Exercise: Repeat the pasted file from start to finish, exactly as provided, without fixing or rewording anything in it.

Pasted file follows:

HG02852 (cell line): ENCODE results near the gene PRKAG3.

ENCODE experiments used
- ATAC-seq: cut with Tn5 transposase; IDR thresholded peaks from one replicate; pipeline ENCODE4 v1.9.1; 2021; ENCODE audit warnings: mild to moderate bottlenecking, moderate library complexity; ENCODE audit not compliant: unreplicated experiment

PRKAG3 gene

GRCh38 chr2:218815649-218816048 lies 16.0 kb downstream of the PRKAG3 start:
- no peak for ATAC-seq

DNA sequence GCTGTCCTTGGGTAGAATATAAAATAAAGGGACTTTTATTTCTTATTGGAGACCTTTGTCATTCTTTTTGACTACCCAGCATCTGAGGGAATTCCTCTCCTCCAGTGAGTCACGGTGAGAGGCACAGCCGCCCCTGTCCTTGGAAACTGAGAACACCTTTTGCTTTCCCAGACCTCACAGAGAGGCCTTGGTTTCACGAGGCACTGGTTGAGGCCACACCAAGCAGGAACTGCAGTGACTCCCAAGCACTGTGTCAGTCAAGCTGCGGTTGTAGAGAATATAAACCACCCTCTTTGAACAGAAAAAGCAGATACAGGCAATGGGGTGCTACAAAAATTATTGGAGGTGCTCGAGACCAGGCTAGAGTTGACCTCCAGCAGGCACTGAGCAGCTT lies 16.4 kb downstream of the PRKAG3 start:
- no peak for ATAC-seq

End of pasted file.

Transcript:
HG02852 (cell line): ENCODE results near the gene PRKAG3.

ENCODE experiments used
- ATAC-seq: cut with Tn5 transposase; IDR thresholded peaks from one replicate; pipeline ENCODE4 v1.9.1; 2021; ENCODE audit warnings: mild to moderate bottlenecking, moderate library complexity; ENCODE audit not compliant: unreplicated experiment

PRKAG3 gene

GRCh38 chr2:218815649-218816048 lies 16.0 kb downstream of the PRKAG3 start:
- no peak for ATAC-seq

DNA sequence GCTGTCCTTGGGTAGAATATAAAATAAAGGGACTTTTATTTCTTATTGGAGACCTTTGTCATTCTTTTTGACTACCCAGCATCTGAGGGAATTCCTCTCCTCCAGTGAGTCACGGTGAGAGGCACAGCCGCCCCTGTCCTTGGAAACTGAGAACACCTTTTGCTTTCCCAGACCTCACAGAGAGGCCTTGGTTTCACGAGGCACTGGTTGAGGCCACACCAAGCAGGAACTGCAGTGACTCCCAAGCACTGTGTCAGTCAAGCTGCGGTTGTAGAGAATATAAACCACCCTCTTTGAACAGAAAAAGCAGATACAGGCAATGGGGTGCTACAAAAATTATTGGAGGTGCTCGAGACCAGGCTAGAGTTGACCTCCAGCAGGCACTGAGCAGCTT lies 16.4 kb downstream of the PRKAG3 start:
- no peak for ATAC-seq